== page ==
Wi-Fi: a new, powerful communication channel for public venues
At a time when the electronic “0s” and “1s” have taken over, by storm, the very heartbeat of society, any new technological innovation represents a significant source of additional value. As Wi-Fi is undergoing its own transformation, it stands as a digital transformation media for users, brands and public venues. Mass marketing no longer holds the reins, but is surely and steadily being replaced by targeted, well executed and attention-capturing campaigns. Data capture and processing through Wi-Fi makes it a key tool with which to bind a proximity relationship focused on the consumer. Thus, it is now high time to promote offerings that are in tune with actual needs and which can capitalize on proximity from a relationship and geographical standpoints.
Wi-Fi: a 2.0 attractiveness tool
Today, the affordability of hotspots has rendered the once-scarce facility into becoming quite commonplace across public venues. This new communication channel is a treasure chest for anyone operating such venues, be it a museum, a stadium or even a city. As users connect to a captive portal through social login and gain access to the Wi-Fi service, public venues can, in the background, collect relevant data to provide their audience with personalized services. Yet, because mobile 4G access has also turned pervasive today, venues must make Wi-Fi access the preferred mode of connection. And this is achieved only if Wi-Fi can provide valued and value-added services, other than the traditional, mundane online access.
Wi-Fi can, therefore, deliver an experience that 4G does not offer, based, for example, on videos and slow motion replays of a sport event in a stadium, or an animated content during a concert. The whole idea is to attract the user by delivering appropriate content, using Wi-Fi as a means to influence his journey. In such case, Wi-Fi becomes an integral channel which, from a technical standpoint, delivers a siloed environment.
Today, for events such as a conference in a trade show, organizers often use email as the media to connect with participants. Meanwhile, if email is available on smartphones, it does not represent the best way to grab the attention of users. Wi-Fi provides an alternate, sound possibility: the user simply needs to be online for organizers to push through consistent information. With Wi-Fi, the user’s smartphone becomes a personal assistant delivering notifications that are more attractive.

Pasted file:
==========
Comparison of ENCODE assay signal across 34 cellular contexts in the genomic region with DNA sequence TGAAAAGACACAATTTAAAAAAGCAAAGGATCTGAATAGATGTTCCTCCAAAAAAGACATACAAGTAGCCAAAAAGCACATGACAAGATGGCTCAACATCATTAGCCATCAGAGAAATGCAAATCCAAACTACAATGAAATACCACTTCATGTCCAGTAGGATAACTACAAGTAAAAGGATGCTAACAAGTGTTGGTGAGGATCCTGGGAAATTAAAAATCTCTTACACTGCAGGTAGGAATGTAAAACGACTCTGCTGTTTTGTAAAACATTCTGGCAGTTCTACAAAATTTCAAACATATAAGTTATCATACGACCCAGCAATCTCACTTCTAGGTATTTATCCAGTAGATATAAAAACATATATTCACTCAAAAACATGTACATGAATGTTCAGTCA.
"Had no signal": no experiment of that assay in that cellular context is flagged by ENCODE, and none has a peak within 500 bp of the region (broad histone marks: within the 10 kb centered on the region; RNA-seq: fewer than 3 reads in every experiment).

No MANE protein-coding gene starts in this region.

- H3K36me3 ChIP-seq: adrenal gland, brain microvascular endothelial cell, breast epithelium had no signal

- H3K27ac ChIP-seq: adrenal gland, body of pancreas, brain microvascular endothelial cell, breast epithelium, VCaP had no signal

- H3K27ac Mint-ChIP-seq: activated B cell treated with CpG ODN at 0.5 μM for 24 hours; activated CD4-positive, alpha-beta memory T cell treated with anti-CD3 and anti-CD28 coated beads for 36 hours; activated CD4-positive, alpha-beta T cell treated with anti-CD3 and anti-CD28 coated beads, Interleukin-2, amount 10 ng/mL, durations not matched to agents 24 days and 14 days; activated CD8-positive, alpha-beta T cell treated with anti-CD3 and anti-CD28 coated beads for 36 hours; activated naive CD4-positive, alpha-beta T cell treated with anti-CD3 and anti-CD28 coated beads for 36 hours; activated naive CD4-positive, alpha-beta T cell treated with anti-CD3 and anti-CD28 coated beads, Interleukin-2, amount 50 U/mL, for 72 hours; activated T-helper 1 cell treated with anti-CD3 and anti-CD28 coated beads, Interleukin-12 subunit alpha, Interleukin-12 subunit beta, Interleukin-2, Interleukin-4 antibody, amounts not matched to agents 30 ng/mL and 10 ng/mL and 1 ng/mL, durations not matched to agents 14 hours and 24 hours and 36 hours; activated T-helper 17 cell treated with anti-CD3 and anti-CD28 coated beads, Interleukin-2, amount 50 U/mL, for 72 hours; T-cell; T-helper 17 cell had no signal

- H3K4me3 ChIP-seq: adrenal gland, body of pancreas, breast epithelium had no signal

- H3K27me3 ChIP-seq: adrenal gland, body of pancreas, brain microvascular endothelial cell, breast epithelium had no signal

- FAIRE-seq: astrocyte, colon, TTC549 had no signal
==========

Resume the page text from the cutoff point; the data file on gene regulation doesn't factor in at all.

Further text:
Wi-Fi can be leveraged as a communication tool for the masses by museums, stadiums, festival organizers, smart cities and even airports. Because Wi-Fi can provide location-based services, as well as heat maps and geofencing services, crowd movement can be managed, and premium services, such as a line-breaker, can be provided to those willing to avoid endless queues.
Entertainment venues face their own specific issues. They need to capture an audience to attend events with paid admission, even though attending such events may be free through TV for sports events or live streaming for concerts. By offering a unique and immersive experience, Wi-Fi is a way to legitimate the entry fee.
This is a powerful digital media because the Wi-Fi infrastructure already exists. In France, for example, there are more that 23 million hotspots in existence as of 2017-end, according to Ipass . The numbers are quite stratospheric in any country, yet insufficiently leveraged: many public venues do not provide value-added service based on Wi-Fi, and those services, in turn, remain relatively unreachable to consumers.
Entertainment venues have everything to gain from communicating via the Wi-Fi experience they can offer. Making such services more affordable will only help improve these types of services: as more users hookup online, the more data is collected, and the venues generate value from the personalized services that they offer. An improved knowledge of an audience is a great way to create value from the network, but it all starts with giving the user a very good reason to connect to the Wi-Fi network.
Public venues have started delivering a Wi-Fi service because their counterparts did so. Today, the tables have turned: Wi-Fi is pervasive and considered to be no more than a commodity. Yet, services delivered through Wi-Fi can be seen as key assets. It is, therefore, even more critical to make Wi-Fi part of a global digital strategy, and to track related performances so as to adapt to changes and tackle new upcoming challenges.